According to Time magazine, it is the nation’s largest special-interest group: 27 million strong, with an additional 8,000 dues-paying members joining every day. Its membership crosses all racial, social, and economic boundaries. And not surprisingly, it is probably the group that this year’s presidential hopefuls must reckon with in their quest for the nomination.
The group is the American Association of Retired Persons (AARP), and it is riding high on the crest of both a demographic trend (America is getting older) and a growing self-awareness among its millions of retirees that “we are somebody.”
Not unlike the groups that champion women, blacks, Hispanics, and a hundred other peoples and orientations, the united approach of AARP has forced attention on a societal segment long ignored—or in this case, kindly put out to pasture. Moreover, it has offered its constituency an agenda that, in turn, has given something of a meaning to and purpose for being—twin essentials our youth-oriented culture has lost sight of in its avoidance of aging and, ipso facto, death.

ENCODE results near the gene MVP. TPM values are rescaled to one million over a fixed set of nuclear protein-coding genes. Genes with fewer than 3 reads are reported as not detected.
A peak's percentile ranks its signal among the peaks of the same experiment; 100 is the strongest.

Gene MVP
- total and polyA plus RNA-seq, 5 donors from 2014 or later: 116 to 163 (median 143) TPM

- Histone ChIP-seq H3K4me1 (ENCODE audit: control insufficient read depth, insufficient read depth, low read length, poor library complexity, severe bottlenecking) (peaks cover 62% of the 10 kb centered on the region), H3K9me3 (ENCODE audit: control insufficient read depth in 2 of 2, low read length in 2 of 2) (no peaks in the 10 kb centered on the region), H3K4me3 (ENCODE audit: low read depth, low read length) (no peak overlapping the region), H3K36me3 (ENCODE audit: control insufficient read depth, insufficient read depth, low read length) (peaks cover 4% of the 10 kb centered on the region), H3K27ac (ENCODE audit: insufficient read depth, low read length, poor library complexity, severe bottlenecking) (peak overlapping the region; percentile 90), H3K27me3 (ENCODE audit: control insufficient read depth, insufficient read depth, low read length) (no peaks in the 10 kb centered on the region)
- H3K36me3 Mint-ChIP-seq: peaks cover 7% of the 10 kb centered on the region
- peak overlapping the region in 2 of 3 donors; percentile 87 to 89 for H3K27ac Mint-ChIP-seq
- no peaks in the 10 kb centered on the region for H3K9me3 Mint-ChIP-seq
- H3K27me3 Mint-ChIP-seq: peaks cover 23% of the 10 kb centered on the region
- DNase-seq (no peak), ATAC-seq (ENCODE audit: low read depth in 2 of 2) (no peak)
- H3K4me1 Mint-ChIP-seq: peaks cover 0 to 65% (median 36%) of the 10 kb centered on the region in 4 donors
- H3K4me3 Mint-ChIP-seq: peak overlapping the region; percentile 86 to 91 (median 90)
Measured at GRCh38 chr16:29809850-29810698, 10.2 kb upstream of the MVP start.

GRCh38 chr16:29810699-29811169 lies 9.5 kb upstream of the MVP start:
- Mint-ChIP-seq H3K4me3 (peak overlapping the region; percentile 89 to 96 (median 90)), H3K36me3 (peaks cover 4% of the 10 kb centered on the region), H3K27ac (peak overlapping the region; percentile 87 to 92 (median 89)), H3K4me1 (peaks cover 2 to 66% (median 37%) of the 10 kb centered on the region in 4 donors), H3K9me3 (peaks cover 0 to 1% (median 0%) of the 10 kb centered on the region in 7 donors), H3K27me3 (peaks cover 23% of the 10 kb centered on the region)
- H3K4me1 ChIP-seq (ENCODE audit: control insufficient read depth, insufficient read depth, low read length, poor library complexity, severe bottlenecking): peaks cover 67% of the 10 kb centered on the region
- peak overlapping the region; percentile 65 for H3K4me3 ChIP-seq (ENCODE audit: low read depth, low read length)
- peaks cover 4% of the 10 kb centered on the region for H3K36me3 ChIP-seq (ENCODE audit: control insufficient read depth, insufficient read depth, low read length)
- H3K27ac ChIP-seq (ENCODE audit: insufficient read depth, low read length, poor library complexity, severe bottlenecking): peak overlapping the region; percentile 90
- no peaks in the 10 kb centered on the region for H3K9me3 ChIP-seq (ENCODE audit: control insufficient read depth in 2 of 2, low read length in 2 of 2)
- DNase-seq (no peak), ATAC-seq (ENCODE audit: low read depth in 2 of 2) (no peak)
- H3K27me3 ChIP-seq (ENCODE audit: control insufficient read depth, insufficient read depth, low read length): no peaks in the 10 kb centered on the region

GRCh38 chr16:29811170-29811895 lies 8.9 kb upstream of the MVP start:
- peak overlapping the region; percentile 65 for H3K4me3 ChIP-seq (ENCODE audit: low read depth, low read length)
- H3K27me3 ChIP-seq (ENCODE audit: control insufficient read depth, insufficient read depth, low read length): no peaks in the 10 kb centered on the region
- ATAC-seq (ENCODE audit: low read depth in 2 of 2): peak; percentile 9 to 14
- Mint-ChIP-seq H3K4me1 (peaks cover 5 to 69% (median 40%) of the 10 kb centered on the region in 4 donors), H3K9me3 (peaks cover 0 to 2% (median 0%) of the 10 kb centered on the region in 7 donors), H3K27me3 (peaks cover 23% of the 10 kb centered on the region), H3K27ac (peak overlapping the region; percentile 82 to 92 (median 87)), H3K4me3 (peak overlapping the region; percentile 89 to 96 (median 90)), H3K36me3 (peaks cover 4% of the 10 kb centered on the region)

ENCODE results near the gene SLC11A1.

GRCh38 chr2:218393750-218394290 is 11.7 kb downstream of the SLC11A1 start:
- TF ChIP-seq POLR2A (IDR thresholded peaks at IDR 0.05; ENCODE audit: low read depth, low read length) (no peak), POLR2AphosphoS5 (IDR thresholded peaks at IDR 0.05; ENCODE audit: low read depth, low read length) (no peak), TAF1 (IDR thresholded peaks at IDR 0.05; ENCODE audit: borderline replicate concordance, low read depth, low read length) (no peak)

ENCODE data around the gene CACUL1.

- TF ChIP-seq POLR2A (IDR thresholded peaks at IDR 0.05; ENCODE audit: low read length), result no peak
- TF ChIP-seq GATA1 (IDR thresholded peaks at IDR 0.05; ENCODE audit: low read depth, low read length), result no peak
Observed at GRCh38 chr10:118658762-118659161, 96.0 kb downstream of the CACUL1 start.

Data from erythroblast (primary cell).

Yet, for all its good in providing political clout and essential services for America’s retirees, the AARP and other groups of its kind should not be perceived to be the final answer when it comes to our understanding of aging. In the midst of all the struggles over social security allowances and federal support for nursing-home care, the larger questions over the role of the retiree in society and the responsibilities of the generations remain. As ethicist Daniel Callahan writes in Setting Limits: “The place of the elderly in a good society is an inherently communal, not an individual question. It goes unexplored in a ...1
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